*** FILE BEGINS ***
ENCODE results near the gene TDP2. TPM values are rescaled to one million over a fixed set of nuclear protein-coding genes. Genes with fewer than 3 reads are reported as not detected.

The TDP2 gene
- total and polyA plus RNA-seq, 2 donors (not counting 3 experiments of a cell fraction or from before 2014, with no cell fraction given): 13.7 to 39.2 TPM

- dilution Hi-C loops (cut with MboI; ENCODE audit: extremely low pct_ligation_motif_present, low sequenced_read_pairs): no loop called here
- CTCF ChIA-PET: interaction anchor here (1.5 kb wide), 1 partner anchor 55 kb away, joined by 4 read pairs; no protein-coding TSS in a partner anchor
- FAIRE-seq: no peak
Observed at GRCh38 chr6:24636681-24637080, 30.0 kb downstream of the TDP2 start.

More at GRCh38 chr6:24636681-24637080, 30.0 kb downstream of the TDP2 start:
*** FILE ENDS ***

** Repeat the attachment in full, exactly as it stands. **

ENCODE results near the gene TDP2. TPM values are rescaled to one million over a fixed set of nuclear protein-coding genes. Genes with fewer than 3 reads are reported as not detected.

The TDP2 gene
- total and polyA plus RNA-seq, 2 donors (not counting 3 experiments of a cell fraction or from before 2014, with no cell fraction given): 13.7 to 39.2 TPM

- dilution Hi-C loops (cut with MboI; ENCODE audit: extremely low pct_ligation_motif_present, low sequenced_read_pairs): no loop called here
- CTCF ChIA-PET: interaction anchor here (1.5 kb wide), 1 partner anchor 55 kb away, joined by 4 read pairs; no protein-coding TSS in a partner anchor
- FAIRE-seq: no peak
Observed at GRCh38 chr6:24636681-24637080, 30.0 kb downstream of the TDP2 start.

More at GRCh38 chr6:24636681-24637080, 30.0 kb downstream of the TDP2 start: